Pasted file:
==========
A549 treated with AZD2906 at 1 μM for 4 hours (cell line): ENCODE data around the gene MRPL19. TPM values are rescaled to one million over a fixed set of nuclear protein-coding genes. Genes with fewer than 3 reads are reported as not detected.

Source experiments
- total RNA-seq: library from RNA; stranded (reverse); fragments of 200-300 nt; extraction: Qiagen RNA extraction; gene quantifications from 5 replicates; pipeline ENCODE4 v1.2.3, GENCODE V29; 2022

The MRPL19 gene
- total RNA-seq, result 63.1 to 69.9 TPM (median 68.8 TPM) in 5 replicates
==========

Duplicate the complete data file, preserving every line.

A549 treated with AZD2906 at 1 μM for 4 hours (cell line): ENCODE data around the gene MRPL19. TPM values are rescaled to one million over a fixed set of nuclear protein-coding genes. Genes with fewer than 3 reads are reported as not detected.

Source experiments
- total RNA-seq: library from RNA; stranded (reverse); fragments of 200-300 nt; extraction: Qiagen RNA extraction; gene quantifications from 5 replicates; pipeline ENCODE4 v1.2.3, GENCODE V29; 2022

The MRPL19 gene
- total RNA-seq, result 63.1 to 69.9 TPM (median 68.8 TPM) in 5 replicates